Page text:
Northwestern has one of the highest voting rates among universities

An+NU+Votes+staffer+asks+a+student+to+fill+out+a+form+at+the+voter+van+table.+NU+Votes+ramped+up+its+voter+turnout+initiatives+leading+up+to+the+midterm+elections+on+Nov.+6.

Colin Boyle / Daily Senior Staffer

An NU Votes staffer asks a student to fill out a form at the voter van table. NU Votes ramped up its voter turnout initiatives leading up to the midterm elections on Nov. 6.

Susanna Kemp, Reporter

Information stations, “voter vans” and online education guides at nuvotes.org: in preparation for the 2018 midterm elections, NU Votes is pulling out all the stops to make sure Northwestern students are voting on Nov. 6.

NU Votes — a non-partisan initiative of the Center for Civic Engagement — is aiming to boost NU’s turnout above its 2014 midterm elections turnout of 22 percent, which was already four percentage points above the national average for college students.

In Oct. 2017, Northwestern received several awards in the ALL IN Campus Democracy Challenge, including highest voting rate among large, private four-year universities and most improved voting rate among all private four-year institutions.

Rob Donahue, the associate director of CCE, said NU Votes’ most successful measure has been giving students the opportunity to register to vote on the first day of orientation. Before starting first-day registration several years ago, between 25 and 35 percent of incoming freshmen were registered to vote, Donahue said. By 2016, over 90 percent were registered to vote every year after the first day of Wildcat Welcome.

SESP freshman Joanne Lee turned 18 after the primaries this year and registered to vote at orientation. Lee said she would have had to do her own research on registering if she hadn’t been able to do it at NU.

“Having (registration) in the check-in process was nice just because it was right there, and they were like ‘Hey, it only takes five minutes,’ and I was like ‘Sure, I needed to do it anyway.’ So in that sense, it was convenient,” Lee said.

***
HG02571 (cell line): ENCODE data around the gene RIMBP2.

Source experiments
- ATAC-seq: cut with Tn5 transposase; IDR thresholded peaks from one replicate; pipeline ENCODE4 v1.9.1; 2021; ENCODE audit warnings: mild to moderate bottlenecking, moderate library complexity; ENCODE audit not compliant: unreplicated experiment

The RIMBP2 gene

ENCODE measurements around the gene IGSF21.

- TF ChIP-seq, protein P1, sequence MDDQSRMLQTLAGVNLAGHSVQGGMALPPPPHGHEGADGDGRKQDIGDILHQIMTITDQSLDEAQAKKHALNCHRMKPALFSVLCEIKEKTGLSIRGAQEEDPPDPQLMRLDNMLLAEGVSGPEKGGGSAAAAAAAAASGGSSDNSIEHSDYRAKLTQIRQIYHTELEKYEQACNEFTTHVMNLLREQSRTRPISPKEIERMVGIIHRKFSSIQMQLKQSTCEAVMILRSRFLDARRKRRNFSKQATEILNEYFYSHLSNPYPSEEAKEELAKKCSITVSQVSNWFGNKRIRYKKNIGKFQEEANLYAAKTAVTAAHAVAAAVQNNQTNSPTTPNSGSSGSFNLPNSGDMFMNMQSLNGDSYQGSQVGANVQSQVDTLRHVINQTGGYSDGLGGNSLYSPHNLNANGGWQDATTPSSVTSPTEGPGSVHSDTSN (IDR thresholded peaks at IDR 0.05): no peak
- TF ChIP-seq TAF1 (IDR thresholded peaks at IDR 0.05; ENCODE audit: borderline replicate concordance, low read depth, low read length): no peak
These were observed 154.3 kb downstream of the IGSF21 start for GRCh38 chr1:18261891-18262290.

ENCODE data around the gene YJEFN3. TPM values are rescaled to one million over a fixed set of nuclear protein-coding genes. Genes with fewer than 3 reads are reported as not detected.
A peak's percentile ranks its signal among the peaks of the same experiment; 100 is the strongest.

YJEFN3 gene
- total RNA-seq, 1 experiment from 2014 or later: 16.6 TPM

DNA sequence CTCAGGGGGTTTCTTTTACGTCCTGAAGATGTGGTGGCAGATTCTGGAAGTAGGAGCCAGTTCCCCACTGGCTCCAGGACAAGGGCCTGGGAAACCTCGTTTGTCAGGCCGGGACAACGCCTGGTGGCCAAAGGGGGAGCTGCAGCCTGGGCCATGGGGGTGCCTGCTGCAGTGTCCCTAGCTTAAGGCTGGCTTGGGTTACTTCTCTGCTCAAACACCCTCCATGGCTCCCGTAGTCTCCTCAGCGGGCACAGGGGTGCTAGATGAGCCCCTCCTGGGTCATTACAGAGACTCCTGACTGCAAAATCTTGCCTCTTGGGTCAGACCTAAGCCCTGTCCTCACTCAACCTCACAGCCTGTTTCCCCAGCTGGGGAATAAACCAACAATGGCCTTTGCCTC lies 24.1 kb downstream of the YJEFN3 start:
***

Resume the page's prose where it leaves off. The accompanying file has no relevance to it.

Medill senior Darby Hopper, a former Daily staffer on the NU Votes staff, said some states have rules that make it harder to vote — in Michigan and Tennessee, for example, most people who register to vote by mail cannot vote absentee in their first election.

Part of the reason Northwestern has such high registration and turnout rates, Donahue said, is because NU Votes has resources for students who choose to vote outside of Illinois, such as a yearly education guide that includes deadlines and registration information for every state.

In addition to giving students the opportunity to register to vote or make updates to their registration on the first day of Wildcat Welcome, NU Votes offers additional resources — such as a week-long registration station at Norris University Center and the “Voter Van” to take early voters to stations — before elections to increase turnout.

Hopper said in addition to registering students at orientation, the reason NU Votes has been so successful is its visibility. She said NU Votes’ presence in Norris encouraged students to register or ask questions who otherwise might not have thought to do so.

“It’s not necessarily the first thing students remember every day: I can vote in this country,” Hopper said.

Donahue believes NU has contributed to a national conversation about higher education’s role in preparing students to be responsible citizens.

NU Votes gained attention from the New York Times in 2012 and 2018 and received grant money to help other institutions increase their voter registration. Hopper agreed NU Votes’ role extends beyond Northwestern.

“It’s good to show the rest of the country what is possible when you give young people the chance to express themselves and make it easier for them to get their voice out and get involved with the system,” Hopper said. “Too often I feel like we’re disenfranchising kids before they even get the chance to participate.”

Cameron Cook contributed reporting.

Email: [email protected]
Twitter: @susannarkemp

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